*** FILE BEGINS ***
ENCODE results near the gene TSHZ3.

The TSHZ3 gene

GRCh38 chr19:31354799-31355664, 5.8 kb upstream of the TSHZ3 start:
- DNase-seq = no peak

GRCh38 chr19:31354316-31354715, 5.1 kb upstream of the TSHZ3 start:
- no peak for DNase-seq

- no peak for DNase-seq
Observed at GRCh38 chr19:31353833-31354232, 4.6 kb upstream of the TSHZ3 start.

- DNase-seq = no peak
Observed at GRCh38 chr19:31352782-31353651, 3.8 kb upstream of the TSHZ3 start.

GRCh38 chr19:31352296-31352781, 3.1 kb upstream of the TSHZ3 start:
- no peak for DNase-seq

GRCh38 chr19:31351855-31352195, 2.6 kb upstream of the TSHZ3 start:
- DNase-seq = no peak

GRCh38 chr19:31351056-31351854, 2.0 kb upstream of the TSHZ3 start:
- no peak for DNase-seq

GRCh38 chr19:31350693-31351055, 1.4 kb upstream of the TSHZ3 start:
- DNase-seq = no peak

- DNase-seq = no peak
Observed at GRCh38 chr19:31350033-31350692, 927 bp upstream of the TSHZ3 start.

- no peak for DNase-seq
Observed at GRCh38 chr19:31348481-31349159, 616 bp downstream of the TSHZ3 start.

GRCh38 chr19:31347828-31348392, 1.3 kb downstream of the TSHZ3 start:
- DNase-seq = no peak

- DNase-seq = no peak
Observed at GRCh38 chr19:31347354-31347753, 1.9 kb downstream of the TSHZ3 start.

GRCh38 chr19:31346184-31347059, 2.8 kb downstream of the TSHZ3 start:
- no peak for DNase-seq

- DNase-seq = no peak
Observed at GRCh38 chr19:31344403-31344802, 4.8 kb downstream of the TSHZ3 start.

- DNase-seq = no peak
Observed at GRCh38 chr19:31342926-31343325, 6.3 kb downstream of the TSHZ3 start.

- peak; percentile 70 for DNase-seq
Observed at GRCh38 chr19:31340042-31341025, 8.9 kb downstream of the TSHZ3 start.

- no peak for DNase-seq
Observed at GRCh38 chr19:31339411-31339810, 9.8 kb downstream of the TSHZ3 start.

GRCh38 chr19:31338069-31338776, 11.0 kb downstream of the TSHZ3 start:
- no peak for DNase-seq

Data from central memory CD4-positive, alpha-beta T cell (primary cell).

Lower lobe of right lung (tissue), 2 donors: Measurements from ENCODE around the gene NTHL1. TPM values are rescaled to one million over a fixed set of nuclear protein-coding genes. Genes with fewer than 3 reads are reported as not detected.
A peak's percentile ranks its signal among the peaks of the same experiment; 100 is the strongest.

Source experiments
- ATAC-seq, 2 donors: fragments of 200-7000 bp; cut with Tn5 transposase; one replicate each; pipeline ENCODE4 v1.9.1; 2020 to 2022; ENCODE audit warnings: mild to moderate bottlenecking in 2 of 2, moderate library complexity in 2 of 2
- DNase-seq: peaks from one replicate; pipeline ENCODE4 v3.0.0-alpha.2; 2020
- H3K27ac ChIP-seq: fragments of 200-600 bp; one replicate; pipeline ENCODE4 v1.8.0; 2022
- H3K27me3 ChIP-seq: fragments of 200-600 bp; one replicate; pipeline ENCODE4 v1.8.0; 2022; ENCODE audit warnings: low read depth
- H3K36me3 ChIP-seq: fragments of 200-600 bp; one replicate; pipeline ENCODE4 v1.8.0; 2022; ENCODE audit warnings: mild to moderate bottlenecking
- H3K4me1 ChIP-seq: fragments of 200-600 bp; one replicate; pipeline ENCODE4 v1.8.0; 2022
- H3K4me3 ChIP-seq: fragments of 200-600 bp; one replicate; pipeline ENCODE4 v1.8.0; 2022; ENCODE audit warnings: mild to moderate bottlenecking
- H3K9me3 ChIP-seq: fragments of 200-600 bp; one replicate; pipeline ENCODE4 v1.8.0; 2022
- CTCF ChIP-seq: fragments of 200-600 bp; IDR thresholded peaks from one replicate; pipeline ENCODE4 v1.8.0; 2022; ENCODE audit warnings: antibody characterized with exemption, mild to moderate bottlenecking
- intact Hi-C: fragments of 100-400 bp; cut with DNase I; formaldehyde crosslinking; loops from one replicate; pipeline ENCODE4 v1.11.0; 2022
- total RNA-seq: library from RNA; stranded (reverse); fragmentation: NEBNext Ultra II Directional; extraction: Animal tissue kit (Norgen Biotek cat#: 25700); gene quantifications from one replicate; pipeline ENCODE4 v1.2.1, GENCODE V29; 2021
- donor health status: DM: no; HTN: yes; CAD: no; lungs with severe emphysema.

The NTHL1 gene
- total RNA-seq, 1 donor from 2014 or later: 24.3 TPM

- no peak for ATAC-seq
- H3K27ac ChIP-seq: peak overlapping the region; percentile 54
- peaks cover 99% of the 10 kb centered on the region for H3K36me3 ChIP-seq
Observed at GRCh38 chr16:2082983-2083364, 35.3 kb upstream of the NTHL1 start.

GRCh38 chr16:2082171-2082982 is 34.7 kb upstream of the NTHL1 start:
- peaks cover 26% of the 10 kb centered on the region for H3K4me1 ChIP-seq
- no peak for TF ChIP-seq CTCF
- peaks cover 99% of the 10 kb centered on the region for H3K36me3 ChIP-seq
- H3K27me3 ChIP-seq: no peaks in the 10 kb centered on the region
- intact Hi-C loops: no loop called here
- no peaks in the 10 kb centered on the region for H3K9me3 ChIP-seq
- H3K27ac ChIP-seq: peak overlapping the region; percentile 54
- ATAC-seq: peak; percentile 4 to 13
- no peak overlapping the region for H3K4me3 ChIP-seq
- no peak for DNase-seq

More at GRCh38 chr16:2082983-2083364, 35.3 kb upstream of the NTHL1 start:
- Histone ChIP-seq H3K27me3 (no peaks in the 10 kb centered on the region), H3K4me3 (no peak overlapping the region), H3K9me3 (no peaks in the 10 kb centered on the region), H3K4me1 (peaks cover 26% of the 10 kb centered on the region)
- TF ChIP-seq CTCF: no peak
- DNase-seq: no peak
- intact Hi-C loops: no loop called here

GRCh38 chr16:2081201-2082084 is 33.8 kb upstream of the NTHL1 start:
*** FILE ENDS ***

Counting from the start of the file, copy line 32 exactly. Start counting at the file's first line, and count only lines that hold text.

Observed at GRCh38 chr19:31342926-31343325, 6.3 kb downstream of the TSHZ3 start.